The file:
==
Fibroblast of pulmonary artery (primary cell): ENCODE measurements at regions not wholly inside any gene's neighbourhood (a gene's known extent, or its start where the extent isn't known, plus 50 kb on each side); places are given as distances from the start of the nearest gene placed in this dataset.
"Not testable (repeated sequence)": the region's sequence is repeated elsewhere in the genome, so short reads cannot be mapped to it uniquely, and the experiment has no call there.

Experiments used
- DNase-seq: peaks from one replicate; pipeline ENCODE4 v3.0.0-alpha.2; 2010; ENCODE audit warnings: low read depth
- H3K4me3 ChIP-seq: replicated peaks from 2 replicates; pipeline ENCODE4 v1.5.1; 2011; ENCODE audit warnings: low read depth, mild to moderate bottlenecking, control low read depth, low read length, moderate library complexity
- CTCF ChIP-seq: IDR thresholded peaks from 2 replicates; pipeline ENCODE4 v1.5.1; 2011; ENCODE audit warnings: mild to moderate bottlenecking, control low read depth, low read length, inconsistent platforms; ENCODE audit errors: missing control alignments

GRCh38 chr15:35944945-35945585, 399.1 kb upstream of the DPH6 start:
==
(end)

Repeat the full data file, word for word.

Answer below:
Fibroblast of pulmonary artery (primary cell): ENCODE measurements at regions not wholly inside any gene's neighbourhood (a gene's known extent, or its start where the extent isn't known, plus 50 kb on each side); places are given as distances from the start of the nearest gene placed in this dataset.
"Not testable (repeated sequence)": the region's sequence is repeated elsewhere in the genome, so short reads cannot be mapped to it uniquely, and the experiment has no call there.

Experiments used
- DNase-seq: peaks from one replicate; pipeline ENCODE4 v3.0.0-alpha.2; 2010; ENCODE audit warnings: low read depth
- H3K4me3 ChIP-seq: replicated peaks from 2 replicates; pipeline ENCODE4 v1.5.1; 2011; ENCODE audit warnings: low read depth, mild to moderate bottlenecking, control low read depth, low read length, moderate library complexity
- CTCF ChIP-seq: IDR thresholded peaks from 2 replicates; pipeline ENCODE4 v1.5.1; 2011; ENCODE audit warnings: mild to moderate bottlenecking, control low read depth, low read length, inconsistent platforms; ENCODE audit errors: missing control alignments

GRCh38 chr15:35944945-35945585, 399.1 kb upstream of the DPH6 start: